A bad night’s sleep can leave you more than grumpy. It can damage your personal relationships or your relationships at work.
Lack of sleep affects your ability to recognise whether people around you are happy or sad so you may misinterpret or not be very sympathetic.
Your survival instinct, however, will still warn you when someone near you is angry, fearful, surprised or disgusted.
Sleepy people have trouble interpreting facial expressions, according to the study led by University of Arizona psychologist William Killgore.
Social emotions like happiness or sadness are the first casualties if you have been sleep deprived.
“As a society, we don’t get the full seven to eight hours of sleep that people probably need to be getting. It could affect how you’re reading people in everyday interactions,” Killgore says.
“You may be responding inappropriately to somebody that you just don’t read correctly, especially those social emotions that make us human. Or you may not be as empathic.
‘Your spouse or significant other may need something from you and you’re less able to read that.
“It’s possible that this could lead to problems in your relationships or problems at work. “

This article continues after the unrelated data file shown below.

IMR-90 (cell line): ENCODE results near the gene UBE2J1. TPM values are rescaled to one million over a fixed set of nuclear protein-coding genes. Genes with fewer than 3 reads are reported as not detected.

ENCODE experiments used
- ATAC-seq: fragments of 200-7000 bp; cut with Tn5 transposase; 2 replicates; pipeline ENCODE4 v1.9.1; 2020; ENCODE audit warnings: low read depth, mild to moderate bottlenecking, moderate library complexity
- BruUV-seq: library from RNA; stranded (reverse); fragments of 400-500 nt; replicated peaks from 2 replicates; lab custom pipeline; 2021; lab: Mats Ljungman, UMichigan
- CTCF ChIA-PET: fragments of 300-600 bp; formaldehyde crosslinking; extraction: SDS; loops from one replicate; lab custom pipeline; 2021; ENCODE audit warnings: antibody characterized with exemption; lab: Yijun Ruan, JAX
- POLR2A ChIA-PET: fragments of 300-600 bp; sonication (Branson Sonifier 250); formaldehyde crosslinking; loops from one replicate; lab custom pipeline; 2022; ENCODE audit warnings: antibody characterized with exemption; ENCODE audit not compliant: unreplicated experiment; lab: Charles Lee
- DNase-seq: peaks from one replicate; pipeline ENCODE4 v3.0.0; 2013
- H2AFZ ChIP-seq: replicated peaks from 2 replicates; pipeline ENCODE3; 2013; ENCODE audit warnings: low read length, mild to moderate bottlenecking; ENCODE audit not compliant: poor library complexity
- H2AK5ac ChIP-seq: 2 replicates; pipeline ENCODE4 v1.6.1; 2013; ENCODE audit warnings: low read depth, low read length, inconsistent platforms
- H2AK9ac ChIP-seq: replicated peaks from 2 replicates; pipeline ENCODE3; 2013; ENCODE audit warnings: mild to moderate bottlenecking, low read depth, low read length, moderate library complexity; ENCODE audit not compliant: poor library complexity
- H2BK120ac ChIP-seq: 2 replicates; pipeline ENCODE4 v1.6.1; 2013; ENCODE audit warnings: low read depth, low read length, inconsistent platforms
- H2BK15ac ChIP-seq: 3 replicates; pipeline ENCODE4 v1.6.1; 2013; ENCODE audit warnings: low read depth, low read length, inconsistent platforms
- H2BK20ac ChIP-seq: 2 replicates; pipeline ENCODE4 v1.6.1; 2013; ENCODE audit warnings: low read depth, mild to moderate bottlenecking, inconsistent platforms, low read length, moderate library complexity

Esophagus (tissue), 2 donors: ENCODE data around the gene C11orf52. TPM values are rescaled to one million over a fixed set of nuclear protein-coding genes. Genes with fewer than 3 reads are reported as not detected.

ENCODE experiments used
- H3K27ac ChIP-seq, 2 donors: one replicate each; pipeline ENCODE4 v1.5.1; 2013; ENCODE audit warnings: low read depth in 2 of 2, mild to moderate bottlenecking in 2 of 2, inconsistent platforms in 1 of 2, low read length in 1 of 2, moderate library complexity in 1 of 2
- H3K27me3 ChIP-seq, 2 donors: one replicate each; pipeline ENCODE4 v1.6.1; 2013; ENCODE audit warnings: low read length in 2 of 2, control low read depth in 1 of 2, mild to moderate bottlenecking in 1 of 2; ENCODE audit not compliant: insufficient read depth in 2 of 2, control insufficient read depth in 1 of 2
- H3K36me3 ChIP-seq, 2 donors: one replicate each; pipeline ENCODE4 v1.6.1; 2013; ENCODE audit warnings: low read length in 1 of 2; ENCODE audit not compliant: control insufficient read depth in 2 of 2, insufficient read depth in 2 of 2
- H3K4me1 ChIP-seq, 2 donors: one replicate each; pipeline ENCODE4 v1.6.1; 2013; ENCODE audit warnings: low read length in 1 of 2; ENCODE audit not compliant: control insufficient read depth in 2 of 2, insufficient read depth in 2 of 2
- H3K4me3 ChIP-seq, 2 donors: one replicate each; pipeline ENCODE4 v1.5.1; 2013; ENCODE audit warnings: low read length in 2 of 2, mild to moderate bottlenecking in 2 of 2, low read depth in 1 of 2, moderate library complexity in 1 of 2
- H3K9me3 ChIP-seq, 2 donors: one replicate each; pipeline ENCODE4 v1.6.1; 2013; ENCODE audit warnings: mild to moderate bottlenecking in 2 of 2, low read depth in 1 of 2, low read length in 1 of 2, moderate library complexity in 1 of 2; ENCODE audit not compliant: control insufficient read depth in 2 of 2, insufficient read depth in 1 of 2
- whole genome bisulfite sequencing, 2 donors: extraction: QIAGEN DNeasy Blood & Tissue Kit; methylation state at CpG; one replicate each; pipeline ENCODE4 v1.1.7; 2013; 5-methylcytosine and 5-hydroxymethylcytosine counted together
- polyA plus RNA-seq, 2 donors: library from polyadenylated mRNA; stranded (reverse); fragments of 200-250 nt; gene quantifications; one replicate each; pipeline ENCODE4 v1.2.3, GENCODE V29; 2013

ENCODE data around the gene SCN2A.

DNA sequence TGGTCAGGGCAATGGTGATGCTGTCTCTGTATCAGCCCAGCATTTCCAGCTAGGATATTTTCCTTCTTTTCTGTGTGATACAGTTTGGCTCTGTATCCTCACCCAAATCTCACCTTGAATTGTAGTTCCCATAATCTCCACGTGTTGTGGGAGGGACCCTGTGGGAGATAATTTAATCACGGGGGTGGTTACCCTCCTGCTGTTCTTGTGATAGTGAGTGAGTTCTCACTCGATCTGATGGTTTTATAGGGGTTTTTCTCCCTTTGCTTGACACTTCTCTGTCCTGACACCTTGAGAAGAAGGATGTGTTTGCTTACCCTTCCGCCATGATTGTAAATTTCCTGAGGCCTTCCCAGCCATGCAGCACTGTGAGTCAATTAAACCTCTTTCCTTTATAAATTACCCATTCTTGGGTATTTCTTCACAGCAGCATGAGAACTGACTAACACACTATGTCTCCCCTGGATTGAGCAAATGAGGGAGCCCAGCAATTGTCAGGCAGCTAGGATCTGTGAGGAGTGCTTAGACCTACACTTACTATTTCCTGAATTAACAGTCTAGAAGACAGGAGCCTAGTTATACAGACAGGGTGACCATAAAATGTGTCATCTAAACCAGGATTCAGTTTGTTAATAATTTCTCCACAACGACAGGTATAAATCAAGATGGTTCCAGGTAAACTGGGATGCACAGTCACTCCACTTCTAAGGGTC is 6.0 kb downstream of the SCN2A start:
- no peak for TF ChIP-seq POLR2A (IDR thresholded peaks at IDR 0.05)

To me, that is one of the biggest problems — how this affects our relationships.”
The good news is that no matter how sleep you will still be aware of other emotions like fear and anger which could pose a threat to your safety.
“If someone is going to hurt you, even when you’re sleep deprived you should still be able to pick up on that,” says Killgore. “Reading whether somebody is sad or not is really not that important in that acute danger situation, so if anything is going to start to degrade with lack of sleep it might be the ability to recognize those social emotions.”
Killgore explains that in simplistic terms the part of your brain that controls your emotions and the part that sees the emotion in faces basically lose their ability to communicate to each other when you haven’t had enough sleep.
“We wanted to test that out and see if it plays out in terms of how people read facial expressions — and, in fact, it looks like it does,” he adds.
The study is published in the journal Neurobiology of Sleep and CircadianRhythms.